Safer Cooking: Part 2! Cookware Options and Risks

By Kristie Turck •  Published 02/09/12 •  6 min read

As a follow up to my piece on Cast Iron Cookware and Care, I wanted to continue my dialogue with Kristen from MightyNest who has some deeper knowledge on what’s safe in the kitchen and what carries some risks. She has really done some homework on this topic so I wanted to share this with you.

1. There are a lot of “green” pans and cookware on the market. How does a consumer know which ones are truly safer?  

MightyNest: This one is tricky as well.  The first step is to avoid Teflon, or other conventional non-stick coatings  a synthetic polymer called polytetrafluoroetheylene (PTFE), also known as Teflon. Perfluorooctanoic acid (PFOA), is a chemical used to bond the coating to the pan. Toxic fumes released from heated teflon-coated pans (at medium to high temperatures) cause enough air pollution to kill a pet bird!  These fumes can also cause people to develop flu-like symptoms called “Teflon Flu.”

The “green” pans we have researched say the information is proprietary and won’t disclose what the polymer they are using is.  It is still a synthetic coating, although a better option that teflon, I don’t feel like I can fully recommend it since I don’t understand exactly what they’re using. At MightyNest we only sell products that we know everything that is in them, so we haven’t pursued these products.   Many companies explain the coating as “ceramic.”  You would still want to verify that the pan has no PFOA’s or PTFE’s, and they didn’t simply add ceramic particles to the coating.  If you find a “green” pan you are interested in contact the manufacturer and try to ask as many questions as you can and see if you feel comfortable enough with the responses to make a purchase.

2. Are there risks or concerns about coated cast iron, ceramic coatings, enamels, etc? Should we worry about lead?

MN: As  far as I know there are not any health concerns with enamel coated cast iron.  This type of cookware is made by fusing powdered glass to the metal, it is heated and hardens creating a smooth coating – essentially glass coated metal – on the interior cooking surface.  Although, I have read that manufacturers can add other oxides (which may or may not be toxic, depending on what they are) to the enamel to alter some of its properties.  So, if you are purchasing this type of cookware you may want to inquire from the company if they had added any oxides to the enamel. I know that Lodge brand  does not add any heavy metals to their enamel.  Sometimes vibrant (red or yellow) colored glazes used on the exterior of these pans can contain trace levels of lead, so it would be important to know if the product had undergone any safety testing for lead.  I know that both Lodge and Le Crueset products undergo lead testing and are compliant with California Prop 65 levels for lead and cadmium.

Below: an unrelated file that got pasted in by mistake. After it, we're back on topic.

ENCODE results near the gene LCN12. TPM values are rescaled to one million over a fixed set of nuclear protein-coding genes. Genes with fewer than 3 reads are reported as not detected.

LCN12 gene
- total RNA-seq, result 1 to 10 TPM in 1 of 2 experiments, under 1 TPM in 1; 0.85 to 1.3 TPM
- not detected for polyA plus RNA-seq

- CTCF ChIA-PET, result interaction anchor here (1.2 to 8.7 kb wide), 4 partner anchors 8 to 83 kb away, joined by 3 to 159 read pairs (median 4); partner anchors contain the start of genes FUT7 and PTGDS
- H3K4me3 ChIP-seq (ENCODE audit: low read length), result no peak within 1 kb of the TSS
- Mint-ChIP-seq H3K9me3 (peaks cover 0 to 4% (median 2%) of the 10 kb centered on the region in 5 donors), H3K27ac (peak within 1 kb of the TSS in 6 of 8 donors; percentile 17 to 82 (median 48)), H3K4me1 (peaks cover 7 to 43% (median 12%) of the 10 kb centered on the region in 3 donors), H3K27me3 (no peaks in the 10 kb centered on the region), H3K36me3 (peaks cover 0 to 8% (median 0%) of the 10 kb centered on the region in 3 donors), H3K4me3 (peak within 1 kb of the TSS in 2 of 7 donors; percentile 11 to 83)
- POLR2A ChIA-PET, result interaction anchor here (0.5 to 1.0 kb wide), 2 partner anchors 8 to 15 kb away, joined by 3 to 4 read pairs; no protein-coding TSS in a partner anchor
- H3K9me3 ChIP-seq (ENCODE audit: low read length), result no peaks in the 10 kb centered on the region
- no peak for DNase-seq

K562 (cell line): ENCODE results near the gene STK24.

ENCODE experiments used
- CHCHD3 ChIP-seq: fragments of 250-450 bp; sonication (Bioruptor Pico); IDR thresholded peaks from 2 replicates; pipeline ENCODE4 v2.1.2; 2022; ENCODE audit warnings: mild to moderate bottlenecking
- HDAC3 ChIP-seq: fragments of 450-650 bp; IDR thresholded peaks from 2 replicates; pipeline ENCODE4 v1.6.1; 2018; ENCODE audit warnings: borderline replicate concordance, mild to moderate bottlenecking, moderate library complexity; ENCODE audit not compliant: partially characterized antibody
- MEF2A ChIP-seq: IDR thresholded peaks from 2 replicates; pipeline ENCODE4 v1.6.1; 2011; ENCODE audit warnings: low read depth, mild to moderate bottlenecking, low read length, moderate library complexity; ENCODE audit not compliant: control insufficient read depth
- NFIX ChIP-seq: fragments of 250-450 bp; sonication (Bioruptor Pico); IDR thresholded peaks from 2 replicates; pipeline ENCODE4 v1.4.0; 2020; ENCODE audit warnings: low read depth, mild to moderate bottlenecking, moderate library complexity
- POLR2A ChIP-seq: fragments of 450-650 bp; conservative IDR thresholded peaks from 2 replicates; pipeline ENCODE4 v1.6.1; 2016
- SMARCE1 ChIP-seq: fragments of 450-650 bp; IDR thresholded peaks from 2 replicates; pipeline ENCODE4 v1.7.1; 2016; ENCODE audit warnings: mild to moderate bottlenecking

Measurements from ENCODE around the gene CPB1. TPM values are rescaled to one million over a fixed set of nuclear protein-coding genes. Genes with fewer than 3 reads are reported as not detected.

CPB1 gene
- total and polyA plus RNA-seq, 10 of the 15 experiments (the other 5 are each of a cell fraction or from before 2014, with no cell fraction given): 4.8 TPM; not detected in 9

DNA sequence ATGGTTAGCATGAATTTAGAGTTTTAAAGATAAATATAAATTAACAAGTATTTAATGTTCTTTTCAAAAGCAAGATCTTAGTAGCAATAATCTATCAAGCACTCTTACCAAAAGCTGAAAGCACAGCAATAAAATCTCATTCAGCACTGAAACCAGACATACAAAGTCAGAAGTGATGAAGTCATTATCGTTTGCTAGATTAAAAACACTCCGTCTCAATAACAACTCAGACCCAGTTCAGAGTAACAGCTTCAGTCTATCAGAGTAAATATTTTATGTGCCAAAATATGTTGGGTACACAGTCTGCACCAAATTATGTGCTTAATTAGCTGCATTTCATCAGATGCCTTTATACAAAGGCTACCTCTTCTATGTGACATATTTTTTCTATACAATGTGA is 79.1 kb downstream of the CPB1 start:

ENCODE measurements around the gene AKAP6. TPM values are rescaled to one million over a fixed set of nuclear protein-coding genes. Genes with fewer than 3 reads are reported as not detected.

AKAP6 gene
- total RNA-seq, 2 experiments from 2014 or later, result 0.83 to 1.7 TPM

3. What are some better alternative materials to use while cooking?

glass baking dishMN: After spending considerable time choosing and preparing nutritious food for our families, it can be pretty frustrating to learn that the products we are using to cook, bake, eat and store food with may actually put our families’ health at risk.  Materials such as Teflon, BPA, PVC lead, aluminum, phthalates, and melamine are commonly found in everyday kitchenware products yet have been tied to disturbing health issues.  The good news is there are many safer alternatives as well as things you can avoid.

For cooking on the stovetop:  

For baking: 

For storing leftovers:

4.What are some concerns associated with cooking using plastic utensils? 

MN:The concern with using plastic cooking utensils is that one of the main factors that causes chemicals to leach from plastic is heat.  By now most people know to avoid BPA when it comes to food and plastics. Additionally a recent study in Environmental Health Perspectives (LINK) found that plastics (even BPA-free plastics) can release hormone-disrupting chemicals due to heat and wear and tear.  Also hot acidic foods accelerate chemical leaching in plastics.  Also actual plastic pieces can flake off utensils and end up in food.

5. Some spatulas and spoons are made with polyurethane plastic. Is this safe? What’s better?

MN: I am not familiar with polyurethane plastic.  Since  we don’t really carry items made from plastic at MightyNest it’s not something I’ve come across in my research.  Polyurethane is a tricky chemical, it has many different forms and varies in toxicity depending on the format.  I imagine the polyurethane is added to make the plastic more durable and heat resistant, which would be better than a less stable plastic that would start to degrade with heat but I can’t say for sure what it’s safety level would be.  I say, err on the side of caution and use natural materials whenever possible like wood, bamboo or stainless steel utensils.  Another material that would be a safer alternative to plastic utensils is food-grade silicone.  Although man-made, it is based on natural materials (silicon from sand and oxygen molecules), and the manufacturers we work with have not added any toxic materials.  Food-grade or medical-grade silicone is much more chemically stable than plastic and is relatively inert, meaning it does not leach chemicals the way plastics do.

A big THANK YOU to Kristen from for helping me sort this information out.  It’s nice to work with people who are as passionate about living a healthy life as I am. Thank you!!!